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Postgrad Med. 1995 Oct;98(4):97-9, 103-4, 107-8 passim.

Psychosocial issues in breast cancer. Helping patients get the support they need.

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  • 1Department of Radiation Oncology, Boca Raton Community Hospital, FL 33486, USA.


Patients are becoming increasingly involved in making informed choices regarding their care. However, in the case of breast cancer, more than medical treatment of a body part is at stake. The breast is an important cultural symbol of femininity and an intimate part of the patient's self-esteem. The disease and its treatment may cause ongoing sadness, fear, anxiety, and anger. Primary care physicians, because of their close relationship with patients, are often in a position to notice when natural and reasonable emotional reactions go too far or last too long. Sensitive support and education of patients who are trying to choose a treatment method may minimize anxiety. Formal programs, such as the American Cancer Society's Reach to Recovery and Look Good... Feel Better, can be very supportive. For interested patients, support groups provide a chance to freely express their thoughts and feelings. However, not all women wish to participate in programs and groups. In some cases, careful listening on the part of the primary care physician is the most powerful intervention.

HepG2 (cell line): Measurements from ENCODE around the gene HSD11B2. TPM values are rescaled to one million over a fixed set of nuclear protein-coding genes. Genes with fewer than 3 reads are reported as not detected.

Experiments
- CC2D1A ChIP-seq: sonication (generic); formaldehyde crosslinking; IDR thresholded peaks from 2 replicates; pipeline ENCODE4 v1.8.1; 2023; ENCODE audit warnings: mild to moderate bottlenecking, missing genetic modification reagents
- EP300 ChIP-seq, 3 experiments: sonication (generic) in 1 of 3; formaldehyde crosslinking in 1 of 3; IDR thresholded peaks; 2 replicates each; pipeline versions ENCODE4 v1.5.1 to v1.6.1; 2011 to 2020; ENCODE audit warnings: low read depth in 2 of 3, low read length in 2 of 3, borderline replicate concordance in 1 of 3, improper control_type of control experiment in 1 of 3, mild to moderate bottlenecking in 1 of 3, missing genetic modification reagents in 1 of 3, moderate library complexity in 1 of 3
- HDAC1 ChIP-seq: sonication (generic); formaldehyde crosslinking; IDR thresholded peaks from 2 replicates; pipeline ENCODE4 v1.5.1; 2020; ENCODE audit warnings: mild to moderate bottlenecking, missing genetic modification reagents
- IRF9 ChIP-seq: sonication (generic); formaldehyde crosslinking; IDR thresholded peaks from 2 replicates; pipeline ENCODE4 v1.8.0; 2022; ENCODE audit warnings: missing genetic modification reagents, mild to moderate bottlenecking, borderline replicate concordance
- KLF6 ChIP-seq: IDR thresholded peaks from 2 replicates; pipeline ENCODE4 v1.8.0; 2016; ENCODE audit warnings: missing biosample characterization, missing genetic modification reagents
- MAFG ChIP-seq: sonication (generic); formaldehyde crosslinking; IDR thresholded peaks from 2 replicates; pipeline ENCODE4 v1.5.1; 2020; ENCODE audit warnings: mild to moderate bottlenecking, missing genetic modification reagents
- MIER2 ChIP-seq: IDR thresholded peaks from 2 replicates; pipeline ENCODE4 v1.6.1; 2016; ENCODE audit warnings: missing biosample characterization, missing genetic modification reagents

[PubMed - indexed for MEDLINE]
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